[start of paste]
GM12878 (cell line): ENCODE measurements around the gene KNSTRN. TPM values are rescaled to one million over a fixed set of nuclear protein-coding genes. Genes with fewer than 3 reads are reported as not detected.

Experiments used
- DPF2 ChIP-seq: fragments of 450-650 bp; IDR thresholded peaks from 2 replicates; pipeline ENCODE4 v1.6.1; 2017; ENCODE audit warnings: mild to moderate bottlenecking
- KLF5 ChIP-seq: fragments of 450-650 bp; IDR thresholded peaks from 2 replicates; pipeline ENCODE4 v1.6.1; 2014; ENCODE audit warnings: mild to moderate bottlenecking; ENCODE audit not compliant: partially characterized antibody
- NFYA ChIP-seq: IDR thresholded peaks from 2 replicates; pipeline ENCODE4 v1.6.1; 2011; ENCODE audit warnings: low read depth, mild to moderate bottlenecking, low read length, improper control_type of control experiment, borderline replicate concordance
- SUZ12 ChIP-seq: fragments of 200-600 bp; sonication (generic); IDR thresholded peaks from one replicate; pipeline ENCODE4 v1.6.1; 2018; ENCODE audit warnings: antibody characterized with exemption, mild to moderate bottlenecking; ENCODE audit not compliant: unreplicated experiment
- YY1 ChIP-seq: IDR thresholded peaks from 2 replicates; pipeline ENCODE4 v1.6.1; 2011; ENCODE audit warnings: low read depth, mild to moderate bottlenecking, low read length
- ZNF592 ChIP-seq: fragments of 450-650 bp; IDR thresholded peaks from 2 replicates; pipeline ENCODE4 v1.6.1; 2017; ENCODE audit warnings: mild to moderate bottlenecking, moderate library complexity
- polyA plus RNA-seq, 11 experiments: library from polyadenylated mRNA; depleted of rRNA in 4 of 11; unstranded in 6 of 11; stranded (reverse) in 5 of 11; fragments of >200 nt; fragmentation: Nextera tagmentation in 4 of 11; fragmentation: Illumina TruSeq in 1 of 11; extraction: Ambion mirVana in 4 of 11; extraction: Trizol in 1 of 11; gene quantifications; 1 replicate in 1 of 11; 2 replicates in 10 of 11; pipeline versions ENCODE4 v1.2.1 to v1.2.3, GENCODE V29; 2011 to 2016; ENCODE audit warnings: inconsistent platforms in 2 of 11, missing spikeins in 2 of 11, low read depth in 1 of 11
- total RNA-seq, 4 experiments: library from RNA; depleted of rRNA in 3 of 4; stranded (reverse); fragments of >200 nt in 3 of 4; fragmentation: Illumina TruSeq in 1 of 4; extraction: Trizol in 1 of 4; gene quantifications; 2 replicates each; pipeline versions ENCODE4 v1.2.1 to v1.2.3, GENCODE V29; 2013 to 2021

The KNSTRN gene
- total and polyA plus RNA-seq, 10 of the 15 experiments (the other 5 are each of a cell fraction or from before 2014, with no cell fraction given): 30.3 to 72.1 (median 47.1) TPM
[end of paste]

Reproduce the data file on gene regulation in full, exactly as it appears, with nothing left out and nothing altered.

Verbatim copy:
GM12878 (cell line): ENCODE measurements around the gene KNSTRN. TPM values are rescaled to one million over a fixed set of nuclear protein-coding genes. Genes with fewer than 3 reads are reported as not detected.

Experiments used
- DPF2 ChIP-seq: fragments of 450-650 bp; IDR thresholded peaks from 2 replicates; pipeline ENCODE4 v1.6.1; 2017; ENCODE audit warnings: mild to moderate bottlenecking
- KLF5 ChIP-seq: fragments of 450-650 bp; IDR thresholded peaks from 2 replicates; pipeline ENCODE4 v1.6.1; 2014; ENCODE audit warnings: mild to moderate bottlenecking; ENCODE audit not compliant: partially characterized antibody
- NFYA ChIP-seq: IDR thresholded peaks from 2 replicates; pipeline ENCODE4 v1.6.1; 2011; ENCODE audit warnings: low read depth, mild to moderate bottlenecking, low read length, improper control_type of control experiment, borderline replicate concordance
- SUZ12 ChIP-seq: fragments of 200-600 bp; sonication (generic); IDR thresholded peaks from one replicate; pipeline ENCODE4 v1.6.1; 2018; ENCODE audit warnings: antibody characterized with exemption, mild to moderate bottlenecking; ENCODE audit not compliant: unreplicated experiment
- YY1 ChIP-seq: IDR thresholded peaks from 2 replicates; pipeline ENCODE4 v1.6.1; 2011; ENCODE audit warnings: low read depth, mild to moderate bottlenecking, low read length
- ZNF592 ChIP-seq: fragments of 450-650 bp; IDR thresholded peaks from 2 replicates; pipeline ENCODE4 v1.6.1; 2017; ENCODE audit warnings: mild to moderate bottlenecking, moderate library complexity
- polyA plus RNA-seq, 11 experiments: library from polyadenylated mRNA; depleted of rRNA in 4 of 11; unstranded in 6 of 11; stranded (reverse) in 5 of 11; fragments of >200 nt; fragmentation: Nextera tagmentation in 4 of 11; fragmentation: Illumina TruSeq in 1 of 11; extraction: Ambion mirVana in 4 of 11; extraction: Trizol in 1 of 11; gene quantifications; 1 replicate in 1 of 11; 2 replicates in 10 of 11; pipeline versions ENCODE4 v1.2.1 to v1.2.3, GENCODE V29; 2011 to 2016; ENCODE audit warnings: inconsistent platforms in 2 of 11, missing spikeins in 2 of 11, low read depth in 1 of 11
- total RNA-seq, 4 experiments: library from RNA; depleted of rRNA in 3 of 4; stranded (reverse); fragments of >200 nt in 3 of 4; fragmentation: Illumina TruSeq in 1 of 4; extraction: Trizol in 1 of 4; gene quantifications; 2 replicates each; pipeline versions ENCODE4 v1.2.1 to v1.2.3, GENCODE V29; 2013 to 2021

The KNSTRN gene
- total and polyA plus RNA-seq, 10 of the 15 experiments (the other 5 are each of a cell fraction or from before 2014, with no cell fraction given): 30.3 to 72.1 (median 47.1) TPM